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From international corporations to small local contractors, construction companies that test for drugs appear to be successfully reducing workplace injuries, according to a new Cornell University study. "While drug testing is controversial, the study provides useful data on a readily measurable outcome," says its author, Jonathan Gerber, a May 2000 graduate of Cornell's School of Industrial and Labor Relations. The study was part of his three-year independent research project. ILR Professor of Labor Economics, Robert S. Smith served as adviser to the study, which has caught public attention and is pending publication in a national journal. In the past 15 years, drug testing in the U.S. workplace has gone from ground zero to widespread employer acceptance. In 1983, less than 1 percent of employees were subject to drug testing. Today, about 49 percent of full-time workers are subject to some form of workplace drug testing, according to the Substance Abuse and Mental Health Services Administration, a division of the U.S. Department of Health and Human Services. This growth is particularly evident within the construction industry. High rates of drug and alcohol abuse in the industry, coupled with the high-risk, safety-sensitive nature of the industry for workers and the general public, have prompted many companies to implement a variety of safety strategies, including drug testing. In his study, An Evaluation of Drug Testing in the Workplace: A Study of the Construction Industry, Gerber proposed to test how effective drugtesting programs at construction companies were in making the workplace safer. He developed a survey that he sent in December 1999 to a randomly selected national sample of officials at 405 construction companies. Officials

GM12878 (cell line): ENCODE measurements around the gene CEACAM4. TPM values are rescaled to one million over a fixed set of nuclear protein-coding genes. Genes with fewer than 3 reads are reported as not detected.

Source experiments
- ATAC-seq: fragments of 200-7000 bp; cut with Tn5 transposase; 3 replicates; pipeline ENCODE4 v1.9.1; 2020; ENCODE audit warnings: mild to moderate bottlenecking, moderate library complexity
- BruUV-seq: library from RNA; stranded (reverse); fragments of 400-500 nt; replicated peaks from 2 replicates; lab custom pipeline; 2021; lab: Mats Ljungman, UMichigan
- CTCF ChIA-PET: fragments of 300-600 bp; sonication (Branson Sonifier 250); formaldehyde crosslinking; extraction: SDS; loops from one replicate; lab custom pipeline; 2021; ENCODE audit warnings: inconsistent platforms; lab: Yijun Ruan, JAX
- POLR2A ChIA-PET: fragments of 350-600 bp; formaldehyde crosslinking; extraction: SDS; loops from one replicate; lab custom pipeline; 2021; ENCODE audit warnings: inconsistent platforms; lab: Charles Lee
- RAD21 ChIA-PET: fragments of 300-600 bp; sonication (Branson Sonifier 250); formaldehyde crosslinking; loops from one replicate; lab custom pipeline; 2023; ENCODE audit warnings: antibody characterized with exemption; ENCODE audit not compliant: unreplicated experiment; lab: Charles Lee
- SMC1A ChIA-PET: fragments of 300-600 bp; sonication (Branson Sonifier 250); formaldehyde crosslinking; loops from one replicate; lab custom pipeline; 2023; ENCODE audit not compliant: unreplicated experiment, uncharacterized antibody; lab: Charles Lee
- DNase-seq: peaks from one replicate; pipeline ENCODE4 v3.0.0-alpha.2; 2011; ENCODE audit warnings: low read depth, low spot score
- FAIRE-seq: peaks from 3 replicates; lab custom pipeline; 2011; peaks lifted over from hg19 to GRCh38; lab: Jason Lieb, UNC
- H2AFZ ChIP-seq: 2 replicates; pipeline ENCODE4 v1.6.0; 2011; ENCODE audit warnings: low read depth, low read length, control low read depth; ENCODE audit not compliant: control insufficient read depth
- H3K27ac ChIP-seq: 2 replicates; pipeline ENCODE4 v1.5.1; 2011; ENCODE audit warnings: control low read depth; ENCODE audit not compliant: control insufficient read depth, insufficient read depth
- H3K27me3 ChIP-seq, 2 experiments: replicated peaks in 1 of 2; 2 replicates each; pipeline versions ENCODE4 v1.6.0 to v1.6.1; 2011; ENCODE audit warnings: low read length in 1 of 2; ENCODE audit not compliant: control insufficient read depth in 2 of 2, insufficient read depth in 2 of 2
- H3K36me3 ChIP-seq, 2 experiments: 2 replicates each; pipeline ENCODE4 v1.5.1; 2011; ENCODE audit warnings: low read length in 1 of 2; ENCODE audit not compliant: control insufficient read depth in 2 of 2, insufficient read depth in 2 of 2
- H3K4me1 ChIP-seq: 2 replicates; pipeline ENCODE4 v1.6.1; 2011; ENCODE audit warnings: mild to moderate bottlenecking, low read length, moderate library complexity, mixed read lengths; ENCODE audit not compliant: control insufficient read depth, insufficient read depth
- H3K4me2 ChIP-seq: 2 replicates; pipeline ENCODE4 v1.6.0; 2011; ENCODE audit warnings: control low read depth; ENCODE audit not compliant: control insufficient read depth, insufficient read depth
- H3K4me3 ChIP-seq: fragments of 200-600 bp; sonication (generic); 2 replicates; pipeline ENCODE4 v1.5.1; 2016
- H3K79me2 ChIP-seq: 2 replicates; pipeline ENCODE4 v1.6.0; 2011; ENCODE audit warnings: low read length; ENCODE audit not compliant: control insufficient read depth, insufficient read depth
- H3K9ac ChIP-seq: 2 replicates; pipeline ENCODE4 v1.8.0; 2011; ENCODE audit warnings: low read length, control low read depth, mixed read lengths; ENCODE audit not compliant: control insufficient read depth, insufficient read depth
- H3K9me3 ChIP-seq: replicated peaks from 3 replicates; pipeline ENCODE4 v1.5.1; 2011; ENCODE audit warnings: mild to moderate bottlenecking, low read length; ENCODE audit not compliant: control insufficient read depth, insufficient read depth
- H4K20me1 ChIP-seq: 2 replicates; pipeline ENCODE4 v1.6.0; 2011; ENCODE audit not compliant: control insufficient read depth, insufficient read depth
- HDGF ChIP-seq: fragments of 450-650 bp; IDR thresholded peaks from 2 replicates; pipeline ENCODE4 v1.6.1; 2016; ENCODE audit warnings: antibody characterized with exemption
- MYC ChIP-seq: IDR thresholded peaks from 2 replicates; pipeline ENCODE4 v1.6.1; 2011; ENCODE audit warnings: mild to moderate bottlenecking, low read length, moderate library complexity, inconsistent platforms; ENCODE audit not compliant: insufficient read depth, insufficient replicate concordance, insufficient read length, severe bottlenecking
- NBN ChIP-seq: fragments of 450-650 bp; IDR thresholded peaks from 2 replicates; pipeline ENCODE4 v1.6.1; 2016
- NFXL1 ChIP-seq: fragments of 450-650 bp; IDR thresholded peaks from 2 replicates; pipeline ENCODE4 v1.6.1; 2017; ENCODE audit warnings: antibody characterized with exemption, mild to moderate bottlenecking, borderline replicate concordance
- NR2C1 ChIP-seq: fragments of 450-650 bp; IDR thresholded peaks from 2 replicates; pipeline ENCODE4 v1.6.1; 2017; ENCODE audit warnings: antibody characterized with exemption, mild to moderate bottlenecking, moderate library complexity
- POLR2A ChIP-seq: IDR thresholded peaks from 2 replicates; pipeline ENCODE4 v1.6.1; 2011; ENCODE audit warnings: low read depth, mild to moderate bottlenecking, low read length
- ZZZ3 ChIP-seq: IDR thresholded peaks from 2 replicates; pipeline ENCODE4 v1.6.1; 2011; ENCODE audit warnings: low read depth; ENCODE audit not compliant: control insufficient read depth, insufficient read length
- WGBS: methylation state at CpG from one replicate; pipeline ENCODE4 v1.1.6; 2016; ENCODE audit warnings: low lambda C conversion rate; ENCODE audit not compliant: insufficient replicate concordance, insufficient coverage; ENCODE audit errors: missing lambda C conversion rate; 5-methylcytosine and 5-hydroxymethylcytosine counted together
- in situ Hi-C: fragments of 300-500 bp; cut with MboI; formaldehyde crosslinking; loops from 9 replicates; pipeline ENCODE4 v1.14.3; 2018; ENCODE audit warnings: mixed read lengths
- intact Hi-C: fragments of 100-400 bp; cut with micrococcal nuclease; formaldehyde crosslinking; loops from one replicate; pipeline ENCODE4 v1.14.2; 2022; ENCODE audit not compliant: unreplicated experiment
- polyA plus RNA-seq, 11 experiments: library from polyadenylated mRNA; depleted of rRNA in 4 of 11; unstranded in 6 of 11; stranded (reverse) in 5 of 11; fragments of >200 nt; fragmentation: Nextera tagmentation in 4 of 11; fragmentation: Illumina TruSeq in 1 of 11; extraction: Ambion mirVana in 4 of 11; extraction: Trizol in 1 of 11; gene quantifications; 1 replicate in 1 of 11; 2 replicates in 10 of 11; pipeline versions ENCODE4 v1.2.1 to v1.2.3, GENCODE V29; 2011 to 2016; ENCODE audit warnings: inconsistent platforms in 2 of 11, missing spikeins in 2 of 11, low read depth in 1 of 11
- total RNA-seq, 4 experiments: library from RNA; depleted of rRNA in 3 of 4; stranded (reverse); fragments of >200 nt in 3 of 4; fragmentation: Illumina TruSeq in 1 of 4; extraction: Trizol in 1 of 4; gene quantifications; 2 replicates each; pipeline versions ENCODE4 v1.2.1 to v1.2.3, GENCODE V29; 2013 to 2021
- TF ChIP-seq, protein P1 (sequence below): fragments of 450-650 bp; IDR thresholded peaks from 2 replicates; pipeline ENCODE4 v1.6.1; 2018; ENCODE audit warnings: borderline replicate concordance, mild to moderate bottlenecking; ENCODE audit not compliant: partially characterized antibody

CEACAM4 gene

at 71 companies responded. Gerber examined the data on injury incident rates and workers' compensation experience-rating modification factors compiled over a five-year period and supplied by National Council on Compensation Insurance.

The study's findings
On average, those companies in the study sample that tested workers and job applicants for drugs experienced a 51 percent reduction in injury rates within two years of implementing a drug-testing program, compared with only a 14 percent decline in injury rates in the average construction company in general during the same two-year period. Specifically the injury rate at construction companies that tested for drug use dipped from 8.92 incidents per 200,000 work-hours before the drug-testing program was put in place to 4.36 incidents afterward. Construction companies that test for drugs may save substantially on their workers' compensation premiums. As a result of fewer job site accidents and injuries, the average drug-testing company in the study sample experienced an 11.41 percent reduction in its workers' compensation experience-rating modification factor. At the same time, companies in the study sample that did not employ drug testing saw no such decline. Experience-rating modification factors are part of a program to help insurance companies establish workers' compensation premiums based on company safety records. Companies with an average safety record within their industry and state have an experience-rating modification factor of 1.0, while companies with a better than average safety record have a modification factor of less than 1.0. Drug testing is most effective in reducing workers' compensation experience-rating modification factors in the first three years following the implementation of a program.